The news that Morrisons is doing a deal with Ocado is no great surprise given the fact that discussions have been going on for several months. But it asks some serious questions about how companies are approaching e-retail and home delivery. This assumes, of course, that Morrisons and Ocado can make the deal stick. Waitrose, Ocado’s other partner, is, by all accounts, not best pleased and has lawyers going through the fine print of the contract as I write.
Since the original partnership arrangement, Waitrose has been moving away from Ocado. The pension fund of its parent, John Lewis Partnership, had a substantial shareholding in Ocado which it sold in 2011. Since then Waitrose has been developing its in-house home delivery service. It has opened one dark store in West London and has plans for a second. Nevertheless, Ocado says it is committed to the ten-year supply agreement it signed with Waitrose in 2010.
What marks out the Morrisons-Ocado relationship is the fact that it is focused on logistics. Morrisons is buying Ocado’s £210m Dordon fulfilment centre on the outskirts of Tamworth. It will then share the facility with Ocado and use it to support its own e-retail service.
Morrisons has been slower than its competitors to get into the home delivery market, and so has had the time to analyse the different approaches that have been tried. Of course, it bought online retailer Kiddicare two years ago giving it some experience of e-retail.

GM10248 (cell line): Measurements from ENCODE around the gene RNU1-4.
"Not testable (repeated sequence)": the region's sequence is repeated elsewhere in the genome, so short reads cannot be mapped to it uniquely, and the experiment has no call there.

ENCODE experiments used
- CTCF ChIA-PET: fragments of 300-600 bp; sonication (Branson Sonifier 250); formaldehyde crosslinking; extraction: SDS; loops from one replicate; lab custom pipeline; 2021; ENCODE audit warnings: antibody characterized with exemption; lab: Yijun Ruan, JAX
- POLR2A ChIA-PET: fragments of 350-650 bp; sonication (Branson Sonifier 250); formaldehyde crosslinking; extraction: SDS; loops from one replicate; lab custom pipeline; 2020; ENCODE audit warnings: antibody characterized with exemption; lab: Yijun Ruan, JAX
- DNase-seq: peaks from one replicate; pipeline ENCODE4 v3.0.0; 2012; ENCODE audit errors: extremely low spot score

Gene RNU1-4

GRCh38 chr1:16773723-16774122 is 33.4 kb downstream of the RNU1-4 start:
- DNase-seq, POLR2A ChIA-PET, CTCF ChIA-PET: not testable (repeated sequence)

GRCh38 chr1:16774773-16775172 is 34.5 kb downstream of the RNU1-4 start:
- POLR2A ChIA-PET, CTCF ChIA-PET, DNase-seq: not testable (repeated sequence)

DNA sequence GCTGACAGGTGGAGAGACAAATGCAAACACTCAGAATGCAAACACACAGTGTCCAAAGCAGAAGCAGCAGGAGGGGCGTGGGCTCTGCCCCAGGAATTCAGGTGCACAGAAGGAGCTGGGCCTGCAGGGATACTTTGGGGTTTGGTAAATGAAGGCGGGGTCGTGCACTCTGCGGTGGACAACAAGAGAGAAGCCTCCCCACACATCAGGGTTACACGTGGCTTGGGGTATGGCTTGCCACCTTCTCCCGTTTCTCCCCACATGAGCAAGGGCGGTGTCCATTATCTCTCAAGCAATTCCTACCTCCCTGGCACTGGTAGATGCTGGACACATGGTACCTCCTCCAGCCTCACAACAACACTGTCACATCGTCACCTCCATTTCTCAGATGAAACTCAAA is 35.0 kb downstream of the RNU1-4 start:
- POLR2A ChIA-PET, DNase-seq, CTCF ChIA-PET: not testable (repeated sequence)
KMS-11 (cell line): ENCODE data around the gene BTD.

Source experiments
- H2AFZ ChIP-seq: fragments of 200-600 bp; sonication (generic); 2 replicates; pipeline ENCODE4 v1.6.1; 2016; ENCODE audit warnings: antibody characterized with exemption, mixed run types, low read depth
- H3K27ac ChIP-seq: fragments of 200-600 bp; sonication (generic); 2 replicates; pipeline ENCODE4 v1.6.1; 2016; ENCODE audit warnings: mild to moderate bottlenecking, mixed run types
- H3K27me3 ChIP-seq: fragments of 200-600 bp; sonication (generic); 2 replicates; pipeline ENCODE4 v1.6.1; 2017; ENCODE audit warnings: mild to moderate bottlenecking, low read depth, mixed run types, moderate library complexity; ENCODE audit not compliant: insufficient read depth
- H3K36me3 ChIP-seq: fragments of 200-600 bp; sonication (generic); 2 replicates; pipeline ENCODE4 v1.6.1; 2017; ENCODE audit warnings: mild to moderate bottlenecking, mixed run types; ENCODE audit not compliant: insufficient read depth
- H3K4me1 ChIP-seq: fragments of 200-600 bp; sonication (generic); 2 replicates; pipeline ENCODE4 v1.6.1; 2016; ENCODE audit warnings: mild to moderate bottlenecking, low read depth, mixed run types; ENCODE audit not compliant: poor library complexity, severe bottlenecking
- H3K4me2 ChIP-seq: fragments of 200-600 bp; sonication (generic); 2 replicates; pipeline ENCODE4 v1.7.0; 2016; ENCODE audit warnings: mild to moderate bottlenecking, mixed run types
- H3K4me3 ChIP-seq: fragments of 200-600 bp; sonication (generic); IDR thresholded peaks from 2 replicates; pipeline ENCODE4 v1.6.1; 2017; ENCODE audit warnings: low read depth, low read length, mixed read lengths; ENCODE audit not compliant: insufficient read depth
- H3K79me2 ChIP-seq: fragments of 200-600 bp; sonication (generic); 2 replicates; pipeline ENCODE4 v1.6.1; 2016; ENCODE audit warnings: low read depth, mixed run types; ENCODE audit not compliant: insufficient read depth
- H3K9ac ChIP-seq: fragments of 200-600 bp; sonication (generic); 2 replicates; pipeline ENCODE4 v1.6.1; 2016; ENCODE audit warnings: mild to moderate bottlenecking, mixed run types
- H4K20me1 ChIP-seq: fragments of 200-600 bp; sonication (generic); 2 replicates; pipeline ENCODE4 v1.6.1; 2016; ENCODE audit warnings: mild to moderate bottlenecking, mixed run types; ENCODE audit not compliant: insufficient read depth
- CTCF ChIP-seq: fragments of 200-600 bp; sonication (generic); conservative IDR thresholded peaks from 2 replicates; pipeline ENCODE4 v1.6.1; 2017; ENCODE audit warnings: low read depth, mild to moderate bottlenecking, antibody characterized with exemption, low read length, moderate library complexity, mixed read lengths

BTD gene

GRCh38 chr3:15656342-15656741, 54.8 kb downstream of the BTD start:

So it is noteworthy that it has decided to go down the dedicated centralised distribution route rather than the deliver from store approach adopted, at least initially, by most of its competitors.
The fact that it opted to form a long term partnership with Ocado, rather than go it alone, is also significant. Collaboration at this stage has a number of benefits. It gives Morrisons the facilities it needs more quickly than it could alone, as well as offering operational synergies.
But perhaps most intriguingly, this will spark new interest in collaboration for e-fulfilment. It’s routine for the delivery part of the operation but so far retailers have been committed to operating their own fulfilment centres.
That makes sense if you are big enough, but there are plenty of smaller retailers that can’t really afford £200m for a fulfilment centre and could benefit from a collaborative approach. All it takes is a catalyst.
Malory Davies FCILT,